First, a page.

Almost there...

Tuesday, June 24, 2003

I hate to start back to writing again with a pet peeve, but driving on campus is just getting silly. They've added another stop sign between Quarry and Via Ortega. So, within a quarter of a mile, that makes five stop signs. Getting through there in the morning takes forever. Two of the stop signs aren't at intersections at all. They're at crosswalks, one of which goes to an empty building still under construction. And the three intersections all have crosswalks as well. Trying to get to work on the northwest side of campus in the morning, coming from the southeast is an exercise in patience at best, and more often an utterly maddening waste of time and fuel economy. At lunch time yesterday, we went a mile out of our way to avoid this gauntlet of stop signs and single lane traffic.

Add to this the 25 mph speed limit on Embarcadero Road. Palo Alto has installed LED signage that displays the speed limit in bright golden lights, and then alternates to your current speed. No one on Embarcadero drives 25. It's a four lane roadway that is the main thoroughfare from Highway 101 to Stanford University as identified by the signs preceding the offramp and at the exit. Palo Alto believes it's a quiet residential street. Palo Alto is delusional. Were this street in any other city, the speed limit would be posted at 35 or 40 miles an hour. But it's in Palo Alto. So, instead of providing some incentive to go the speed they desire (like timing the lights so that you are rewarded for travelling at 23-25 miles an hour) or actually reevaluating the street to recognize it as a main thoroughfare, they create more expensive signage to be threatening and make drivers feel like there might be increased enforcement. This typifies Palo Alto to me. It wants to be an exclusive gated community, but unfortunately has to let the riff-raff in to go to work at all those places providing the nice tax base. I hate Palo Alto. It's Palo Alto's fault that we don't (and won't ever) have BART going to San Jose down the peninsula, looping the bay, and making one unified public transit system. Palo Alto doesn't want it in their nieghborhood, let alone have to pay for it. Of course, they don't want the cars in their neighborhood either, as evidenced by their efforts to restrain and complicate traffic patterns whereever possible. But without Stanford and the other companies that have grown up around it, Palo Alto would be just another suburb. And Stanford and those other companies have a lot of people who have to go to work to continue to provide the revenue and innovation that makes Palo Alto more than just another suburb. Palo Alto needs to wise up and be part of the bay area community instead of believing itself to be an island. I'm afraid only Alameda gets that privlege.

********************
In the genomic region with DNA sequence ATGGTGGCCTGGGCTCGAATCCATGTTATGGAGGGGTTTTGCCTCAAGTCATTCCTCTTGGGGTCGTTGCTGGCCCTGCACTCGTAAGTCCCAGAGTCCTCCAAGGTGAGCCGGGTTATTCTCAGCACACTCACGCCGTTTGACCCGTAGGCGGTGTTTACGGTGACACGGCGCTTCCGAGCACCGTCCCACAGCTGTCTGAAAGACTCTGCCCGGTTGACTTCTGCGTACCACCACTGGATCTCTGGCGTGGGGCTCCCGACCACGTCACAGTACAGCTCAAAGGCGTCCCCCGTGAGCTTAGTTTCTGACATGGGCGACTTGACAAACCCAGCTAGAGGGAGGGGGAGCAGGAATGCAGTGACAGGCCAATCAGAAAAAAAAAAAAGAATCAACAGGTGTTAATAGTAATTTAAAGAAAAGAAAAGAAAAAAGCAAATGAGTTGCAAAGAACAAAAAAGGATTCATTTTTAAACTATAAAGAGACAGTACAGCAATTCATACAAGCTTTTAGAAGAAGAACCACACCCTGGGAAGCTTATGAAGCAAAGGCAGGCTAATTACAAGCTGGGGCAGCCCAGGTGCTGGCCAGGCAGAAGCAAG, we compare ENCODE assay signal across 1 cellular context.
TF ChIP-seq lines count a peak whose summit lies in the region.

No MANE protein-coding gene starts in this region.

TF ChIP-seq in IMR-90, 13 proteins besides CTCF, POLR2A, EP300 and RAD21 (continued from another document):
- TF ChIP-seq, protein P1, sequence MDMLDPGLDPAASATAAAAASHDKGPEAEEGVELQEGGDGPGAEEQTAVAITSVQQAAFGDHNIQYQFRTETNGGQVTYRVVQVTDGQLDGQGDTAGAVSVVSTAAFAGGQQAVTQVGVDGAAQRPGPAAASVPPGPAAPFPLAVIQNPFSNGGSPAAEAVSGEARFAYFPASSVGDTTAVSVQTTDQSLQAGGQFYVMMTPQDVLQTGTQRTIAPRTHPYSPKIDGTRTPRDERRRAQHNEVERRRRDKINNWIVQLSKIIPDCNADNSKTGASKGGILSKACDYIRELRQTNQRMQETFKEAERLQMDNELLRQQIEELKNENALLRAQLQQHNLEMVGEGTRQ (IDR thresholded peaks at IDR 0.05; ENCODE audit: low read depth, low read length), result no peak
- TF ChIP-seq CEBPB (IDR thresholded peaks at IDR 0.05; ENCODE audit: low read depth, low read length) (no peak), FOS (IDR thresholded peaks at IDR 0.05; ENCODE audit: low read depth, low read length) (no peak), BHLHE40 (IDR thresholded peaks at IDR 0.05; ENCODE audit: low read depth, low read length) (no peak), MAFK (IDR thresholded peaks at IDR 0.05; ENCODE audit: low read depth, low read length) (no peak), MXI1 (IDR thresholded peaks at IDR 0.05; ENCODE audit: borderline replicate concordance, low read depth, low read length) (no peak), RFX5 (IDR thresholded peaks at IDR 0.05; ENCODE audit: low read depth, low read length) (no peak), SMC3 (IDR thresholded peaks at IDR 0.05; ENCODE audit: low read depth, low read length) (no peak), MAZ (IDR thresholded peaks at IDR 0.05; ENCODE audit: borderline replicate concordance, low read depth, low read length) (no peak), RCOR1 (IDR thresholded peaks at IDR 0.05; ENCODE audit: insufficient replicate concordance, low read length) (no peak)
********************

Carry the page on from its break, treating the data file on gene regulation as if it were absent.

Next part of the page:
Post a Comment

<< Home